Kelly Thompson, Traffic Engineer with Bergmann Associates, referred to the traffic impact study that was submitted to the town and City of Buffalo. The design considerations they examined when looking at the traffic impact were to maintain a good level of service throughout the corridor, pedestrian accommodations, and arterial and access management elements. The study examines peak hour volumes for evenings and weekends and determines the existing level of service (ie. how well the roadway operates and if it is operating well with minimum delay and short cue lengths). It was determined that the existing level of service is relatively good at all intersections along the corridor with the exception of the Harlem Road intersection that has a poor level of service on a regular basis during peak hours. The area immediately adjacent to the store has a very good level of service. They also look at how the traffic volumes will be impacted by the new facility. They examine and determine how much additional traffic will be added to the base level of traffic already in the corridor. Studies are done based on the size of the structure and what kind of traffic it will generate. When that determination is made they add this to the existing traffic counts along the corridor and determine a future level of service based on a distribution of traffic along the corridor. In producing the study, it was determined that the new levels of service at the time the building is put into operation will still be relatively good to moderate levels of service along the corridor, again with the exception of Harlem Road. There was some concerns about the amount of traffic operation at the site driveway for one of the turning movements. If they maintain the driveway as it currently exists with a stop sign, vehicles wanting to make a left turn onto Seneca Street will have difficulty doing so. Therefore, they examined other types of traffic measures to assist in improving the operation of the driveway. They performed a traffic warrant analysis to determine if a traffic signal will help in this instance. They found that a traffic signal is warranted at the driveway at the time the development is constructed. The level of operation will be improved and the area will be safer for pedestrians and vehicular traffic. With the volume of traffic that will be added to Seneca Street, they also felt that a left turn lane needed to be installed for southbound traffic on Seneca Street turning into the site. Installation of the left turn lane will mean that parking on the west side of Seneca Street in that area will have to be restricted. They will also want to maintain access management ideas in this area where the main driveway will maintain and be the truck entrance to the site. Therefore, the radius for right turning traffic into the site has to be designed based on being able to accommodate a truck. Even though the driveway will have two lanes exiting the site, the radius will have to be widened to ensure that right turning traffic into the site will be able to make the turn properly.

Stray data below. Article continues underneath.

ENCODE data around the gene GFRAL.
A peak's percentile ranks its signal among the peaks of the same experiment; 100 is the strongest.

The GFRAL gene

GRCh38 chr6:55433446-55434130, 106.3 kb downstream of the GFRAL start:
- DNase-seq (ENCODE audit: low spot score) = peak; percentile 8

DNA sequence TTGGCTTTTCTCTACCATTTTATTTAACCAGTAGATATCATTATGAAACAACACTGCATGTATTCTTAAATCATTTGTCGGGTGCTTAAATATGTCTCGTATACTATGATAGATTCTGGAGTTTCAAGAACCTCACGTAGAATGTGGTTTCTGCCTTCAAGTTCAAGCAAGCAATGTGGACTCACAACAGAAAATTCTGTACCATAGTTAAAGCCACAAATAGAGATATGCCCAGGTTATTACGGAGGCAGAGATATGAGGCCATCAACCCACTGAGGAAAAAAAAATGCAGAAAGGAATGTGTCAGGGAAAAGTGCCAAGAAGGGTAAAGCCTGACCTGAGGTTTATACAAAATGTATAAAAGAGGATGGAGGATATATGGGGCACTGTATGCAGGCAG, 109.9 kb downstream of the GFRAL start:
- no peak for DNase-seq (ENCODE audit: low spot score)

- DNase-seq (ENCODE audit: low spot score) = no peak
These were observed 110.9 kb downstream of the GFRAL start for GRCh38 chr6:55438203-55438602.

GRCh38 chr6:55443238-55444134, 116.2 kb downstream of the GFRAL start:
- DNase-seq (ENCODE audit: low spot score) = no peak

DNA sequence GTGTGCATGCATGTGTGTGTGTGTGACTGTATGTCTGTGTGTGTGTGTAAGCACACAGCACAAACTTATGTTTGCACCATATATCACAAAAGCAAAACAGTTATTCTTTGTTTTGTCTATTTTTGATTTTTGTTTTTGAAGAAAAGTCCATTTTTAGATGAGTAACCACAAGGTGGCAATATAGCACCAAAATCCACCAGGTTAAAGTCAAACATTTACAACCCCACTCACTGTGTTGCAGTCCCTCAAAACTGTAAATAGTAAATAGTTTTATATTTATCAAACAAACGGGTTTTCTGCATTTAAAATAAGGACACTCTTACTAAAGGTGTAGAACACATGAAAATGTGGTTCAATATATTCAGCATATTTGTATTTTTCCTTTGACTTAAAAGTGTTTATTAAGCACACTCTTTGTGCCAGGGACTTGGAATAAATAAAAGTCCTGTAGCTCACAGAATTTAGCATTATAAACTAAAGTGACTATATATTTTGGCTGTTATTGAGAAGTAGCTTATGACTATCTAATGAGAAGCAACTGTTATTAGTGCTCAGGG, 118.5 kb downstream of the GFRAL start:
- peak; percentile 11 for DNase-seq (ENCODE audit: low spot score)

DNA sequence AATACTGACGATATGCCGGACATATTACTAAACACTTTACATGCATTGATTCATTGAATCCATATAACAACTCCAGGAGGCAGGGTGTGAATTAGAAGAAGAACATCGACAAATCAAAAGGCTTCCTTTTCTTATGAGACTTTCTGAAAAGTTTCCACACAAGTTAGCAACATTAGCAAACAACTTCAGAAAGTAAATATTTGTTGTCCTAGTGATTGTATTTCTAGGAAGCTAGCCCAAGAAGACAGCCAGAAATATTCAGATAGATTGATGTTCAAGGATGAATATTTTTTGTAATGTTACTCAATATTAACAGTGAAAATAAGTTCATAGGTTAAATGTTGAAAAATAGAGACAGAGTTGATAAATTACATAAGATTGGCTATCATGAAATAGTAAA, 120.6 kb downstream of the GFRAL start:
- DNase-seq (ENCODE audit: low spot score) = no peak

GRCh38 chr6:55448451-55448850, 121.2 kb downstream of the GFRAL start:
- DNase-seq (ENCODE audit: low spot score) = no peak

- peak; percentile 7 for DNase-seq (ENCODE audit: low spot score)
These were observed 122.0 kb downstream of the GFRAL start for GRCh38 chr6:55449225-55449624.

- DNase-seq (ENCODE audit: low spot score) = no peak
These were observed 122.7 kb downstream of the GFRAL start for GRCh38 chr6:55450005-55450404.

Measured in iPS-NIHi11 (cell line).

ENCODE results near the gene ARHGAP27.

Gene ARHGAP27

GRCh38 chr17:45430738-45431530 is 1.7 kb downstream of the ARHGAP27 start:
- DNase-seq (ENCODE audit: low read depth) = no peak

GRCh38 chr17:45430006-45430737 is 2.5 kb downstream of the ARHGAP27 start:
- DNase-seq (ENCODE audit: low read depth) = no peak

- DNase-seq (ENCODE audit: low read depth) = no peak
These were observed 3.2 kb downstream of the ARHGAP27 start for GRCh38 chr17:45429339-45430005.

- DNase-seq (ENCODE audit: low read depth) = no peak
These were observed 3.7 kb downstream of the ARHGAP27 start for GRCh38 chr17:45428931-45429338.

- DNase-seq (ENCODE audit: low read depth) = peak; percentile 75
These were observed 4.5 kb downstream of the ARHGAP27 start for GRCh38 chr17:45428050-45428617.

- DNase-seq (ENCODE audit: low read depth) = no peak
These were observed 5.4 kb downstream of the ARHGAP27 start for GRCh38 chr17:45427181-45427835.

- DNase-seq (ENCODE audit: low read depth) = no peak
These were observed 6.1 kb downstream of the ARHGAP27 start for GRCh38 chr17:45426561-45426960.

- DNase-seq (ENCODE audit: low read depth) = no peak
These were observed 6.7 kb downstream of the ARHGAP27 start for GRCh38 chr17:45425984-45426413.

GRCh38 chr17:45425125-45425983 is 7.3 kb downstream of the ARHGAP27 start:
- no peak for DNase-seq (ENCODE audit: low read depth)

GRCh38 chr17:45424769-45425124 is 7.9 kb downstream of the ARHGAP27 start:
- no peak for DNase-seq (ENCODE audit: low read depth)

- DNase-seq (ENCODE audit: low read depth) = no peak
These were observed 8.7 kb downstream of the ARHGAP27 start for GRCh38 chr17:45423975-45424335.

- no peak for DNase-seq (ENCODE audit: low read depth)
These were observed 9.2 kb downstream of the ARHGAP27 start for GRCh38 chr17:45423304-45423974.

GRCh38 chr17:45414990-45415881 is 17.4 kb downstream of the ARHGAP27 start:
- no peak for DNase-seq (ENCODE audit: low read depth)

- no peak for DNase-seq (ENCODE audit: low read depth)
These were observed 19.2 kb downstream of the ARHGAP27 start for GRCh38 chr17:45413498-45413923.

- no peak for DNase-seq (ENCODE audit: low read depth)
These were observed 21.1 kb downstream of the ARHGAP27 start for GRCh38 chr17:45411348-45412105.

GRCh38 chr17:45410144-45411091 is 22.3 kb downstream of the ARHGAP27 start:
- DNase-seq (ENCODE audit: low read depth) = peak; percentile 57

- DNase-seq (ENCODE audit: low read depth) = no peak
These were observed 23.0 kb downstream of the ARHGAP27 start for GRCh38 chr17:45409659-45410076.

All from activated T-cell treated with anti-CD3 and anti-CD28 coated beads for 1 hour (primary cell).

Mr. Mendola questioned if there will be a raised island dividing the main driveway.
Ms. Thompson advised that it will be a painted median.
Chairman Niederpruem questioned if the City of Buffalo traffic engineers had looked at the study.
Ms. Thompson stated that she spoke with Eric Schmarter, the City’s traffic engineer, and he concurred with the mitigation requirements. The only issue he questioned was how they had distributed the traffic, especially the 10 percent they thought would divert to the cut through. They thought the figure was a little high but were not in disagreement with it.
Chairman Niederpruem questioned if the signals will be coordinated.
Ms. Thompson responded that the signal to the north is 550’ away and the signal to the south is 700’ away. They are about at a limit where they can be coordinated successfully. It would be more of a time based coordination rather than any type of hard wire or fiber connection.
Chairman Niederpruem noted that Burch Avenue is a town highway and questioned if it was mentioned in the traffic study as a backup or secondary access.
Ms. Thompson stated that they looked at Burch Avenue as a secondary access, but trucks will be excluded.
Town Attorney Shawn Martin advised that under the Town Code trucks/tractor trailers were prohibited from that area of Burch Avenue, Grace Avenue, and Wildwood Place.
Chairman Niederpruem referred to the loading docks at the rear of the store and questioned if the flow of traffic will be for trucks to enter clockwise and circle around to back into the dock on the south, and vice versa for the dock on the other side. Mr. Basile stated this was correct. Chairman Niederpruem further referred to the residences abutting the rear property line and questioned if a 10’ grass buffer and six foot vinyl fence was sufficient for the delivery trucks. He also questioned if there were restrictions on delivery times.
Mr. Basile thought there was ample room for the trucks and did not believe there would be a problem. Ms. Thompson stated that they would comply with the Town Code and she did not believe there were any restrictions on delivery times. They typically did not have trucks delivering in the middle of the night, but there was a possibility that could occur.